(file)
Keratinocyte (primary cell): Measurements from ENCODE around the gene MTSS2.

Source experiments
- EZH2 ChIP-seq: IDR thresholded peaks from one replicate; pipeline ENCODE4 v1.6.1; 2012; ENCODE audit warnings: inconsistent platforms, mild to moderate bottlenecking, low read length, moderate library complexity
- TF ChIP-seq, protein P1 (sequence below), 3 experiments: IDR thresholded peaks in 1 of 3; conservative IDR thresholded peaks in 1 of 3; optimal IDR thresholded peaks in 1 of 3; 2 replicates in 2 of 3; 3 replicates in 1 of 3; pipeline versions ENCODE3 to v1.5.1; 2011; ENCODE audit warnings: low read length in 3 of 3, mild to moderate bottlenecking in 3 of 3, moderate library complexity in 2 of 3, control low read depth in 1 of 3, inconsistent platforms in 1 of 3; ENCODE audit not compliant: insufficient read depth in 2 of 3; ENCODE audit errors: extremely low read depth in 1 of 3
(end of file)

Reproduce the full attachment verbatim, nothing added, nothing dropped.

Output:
Keratinocyte (primary cell): Measurements from ENCODE around the gene MTSS2.

Source experiments
- EZH2 ChIP-seq: IDR thresholded peaks from one replicate; pipeline ENCODE4 v1.6.1; 2012; ENCODE audit warnings: inconsistent platforms, mild to moderate bottlenecking, low read length, moderate library complexity
- TF ChIP-seq, protein P1 (sequence below), 3 experiments: IDR thresholded peaks in 1 of 3; conservative IDR thresholded peaks in 1 of 3; optimal IDR thresholded peaks in 1 of 3; 2 replicates in 2 of 3; 3 replicates in 1 of 3; pipeline versions ENCODE3 to v1.5.1; 2011; ENCODE audit warnings: low read length in 3 of 3, mild to moderate bottlenecking in 3 of 3, moderate library complexity in 2 of 3, control low read depth in 1 of 3, inconsistent platforms in 1 of 3; ENCODE audit not compliant: insufficient read depth in 2 of 3; ENCODE audit errors: extremely low read depth in 1 of 3